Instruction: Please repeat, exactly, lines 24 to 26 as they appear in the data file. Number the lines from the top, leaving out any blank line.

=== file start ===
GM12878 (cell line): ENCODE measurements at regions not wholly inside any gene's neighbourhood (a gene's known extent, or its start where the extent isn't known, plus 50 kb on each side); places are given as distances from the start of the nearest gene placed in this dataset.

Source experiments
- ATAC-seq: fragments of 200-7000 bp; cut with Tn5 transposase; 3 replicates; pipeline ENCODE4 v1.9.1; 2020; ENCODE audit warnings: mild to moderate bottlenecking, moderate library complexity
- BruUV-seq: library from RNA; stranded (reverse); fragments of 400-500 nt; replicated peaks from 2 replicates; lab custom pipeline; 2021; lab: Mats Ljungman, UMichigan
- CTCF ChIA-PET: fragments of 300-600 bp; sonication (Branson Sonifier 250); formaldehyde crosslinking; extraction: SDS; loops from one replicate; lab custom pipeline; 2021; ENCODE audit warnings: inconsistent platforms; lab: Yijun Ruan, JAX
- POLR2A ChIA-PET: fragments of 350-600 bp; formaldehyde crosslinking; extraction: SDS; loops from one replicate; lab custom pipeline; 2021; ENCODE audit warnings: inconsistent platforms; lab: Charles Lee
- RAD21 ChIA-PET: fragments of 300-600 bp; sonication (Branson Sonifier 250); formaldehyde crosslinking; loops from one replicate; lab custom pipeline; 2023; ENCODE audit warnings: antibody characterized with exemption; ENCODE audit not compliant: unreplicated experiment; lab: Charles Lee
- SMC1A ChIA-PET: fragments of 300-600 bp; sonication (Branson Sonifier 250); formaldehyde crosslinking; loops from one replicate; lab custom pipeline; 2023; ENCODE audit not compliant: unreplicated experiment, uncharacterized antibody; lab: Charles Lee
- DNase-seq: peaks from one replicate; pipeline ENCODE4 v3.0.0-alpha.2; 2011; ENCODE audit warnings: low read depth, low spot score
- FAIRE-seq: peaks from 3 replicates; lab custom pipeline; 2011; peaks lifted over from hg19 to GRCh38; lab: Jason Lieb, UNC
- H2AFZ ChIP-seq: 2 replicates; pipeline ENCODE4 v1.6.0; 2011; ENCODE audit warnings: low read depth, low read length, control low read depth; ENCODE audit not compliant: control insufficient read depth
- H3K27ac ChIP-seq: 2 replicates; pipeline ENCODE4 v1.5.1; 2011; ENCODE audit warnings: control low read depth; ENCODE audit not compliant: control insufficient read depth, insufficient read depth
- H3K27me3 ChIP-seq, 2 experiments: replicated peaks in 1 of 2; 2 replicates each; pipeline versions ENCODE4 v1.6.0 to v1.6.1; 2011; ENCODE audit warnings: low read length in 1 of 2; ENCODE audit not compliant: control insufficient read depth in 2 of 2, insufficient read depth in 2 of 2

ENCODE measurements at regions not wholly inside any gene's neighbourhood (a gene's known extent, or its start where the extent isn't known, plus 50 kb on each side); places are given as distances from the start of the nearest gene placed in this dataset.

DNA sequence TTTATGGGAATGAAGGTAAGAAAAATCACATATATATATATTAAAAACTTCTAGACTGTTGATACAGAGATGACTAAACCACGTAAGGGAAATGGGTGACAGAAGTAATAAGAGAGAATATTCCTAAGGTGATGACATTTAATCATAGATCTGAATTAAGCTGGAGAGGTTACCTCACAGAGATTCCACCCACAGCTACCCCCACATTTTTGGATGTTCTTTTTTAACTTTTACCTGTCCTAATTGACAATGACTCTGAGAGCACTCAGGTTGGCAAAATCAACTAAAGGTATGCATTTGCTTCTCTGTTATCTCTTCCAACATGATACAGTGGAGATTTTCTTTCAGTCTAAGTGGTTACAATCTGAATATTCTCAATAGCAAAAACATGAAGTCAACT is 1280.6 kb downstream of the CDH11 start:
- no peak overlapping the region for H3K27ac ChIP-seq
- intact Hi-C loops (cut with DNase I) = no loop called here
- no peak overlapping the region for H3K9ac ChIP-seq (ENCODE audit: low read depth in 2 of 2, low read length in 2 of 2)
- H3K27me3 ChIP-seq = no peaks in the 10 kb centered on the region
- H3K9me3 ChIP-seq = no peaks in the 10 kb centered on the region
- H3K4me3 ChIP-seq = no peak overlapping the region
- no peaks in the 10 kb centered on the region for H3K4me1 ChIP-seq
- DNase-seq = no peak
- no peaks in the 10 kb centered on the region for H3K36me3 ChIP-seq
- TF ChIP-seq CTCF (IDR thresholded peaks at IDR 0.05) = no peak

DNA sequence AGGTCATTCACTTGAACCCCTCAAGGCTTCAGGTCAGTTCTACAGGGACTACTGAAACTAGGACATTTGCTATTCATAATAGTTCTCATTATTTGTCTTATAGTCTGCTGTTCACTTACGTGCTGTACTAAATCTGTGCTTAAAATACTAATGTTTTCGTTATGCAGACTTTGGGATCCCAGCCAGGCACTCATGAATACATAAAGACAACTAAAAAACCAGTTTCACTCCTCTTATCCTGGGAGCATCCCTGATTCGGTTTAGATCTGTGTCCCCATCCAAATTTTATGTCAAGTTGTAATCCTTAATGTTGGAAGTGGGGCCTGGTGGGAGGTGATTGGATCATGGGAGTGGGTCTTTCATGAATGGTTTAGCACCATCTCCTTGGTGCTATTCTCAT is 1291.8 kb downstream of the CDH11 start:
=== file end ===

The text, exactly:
- no peaks in the 10 kb centered on the region for H3K36me3 ChIP-seq
- TF ChIP-seq CTCF (IDR thresholded peaks at IDR 0.05) = no peak

DNA sequence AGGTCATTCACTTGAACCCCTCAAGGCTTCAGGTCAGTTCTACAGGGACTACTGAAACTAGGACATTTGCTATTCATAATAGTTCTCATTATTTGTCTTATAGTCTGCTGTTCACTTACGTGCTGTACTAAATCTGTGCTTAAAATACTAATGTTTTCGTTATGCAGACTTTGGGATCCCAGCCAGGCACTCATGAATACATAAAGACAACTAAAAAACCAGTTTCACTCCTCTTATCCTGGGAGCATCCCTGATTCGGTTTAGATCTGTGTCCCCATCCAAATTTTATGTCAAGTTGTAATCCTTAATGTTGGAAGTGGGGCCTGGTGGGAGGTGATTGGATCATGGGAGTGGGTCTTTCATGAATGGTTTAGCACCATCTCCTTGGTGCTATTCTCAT is 1291.8 kb downstream of the CDH11 start: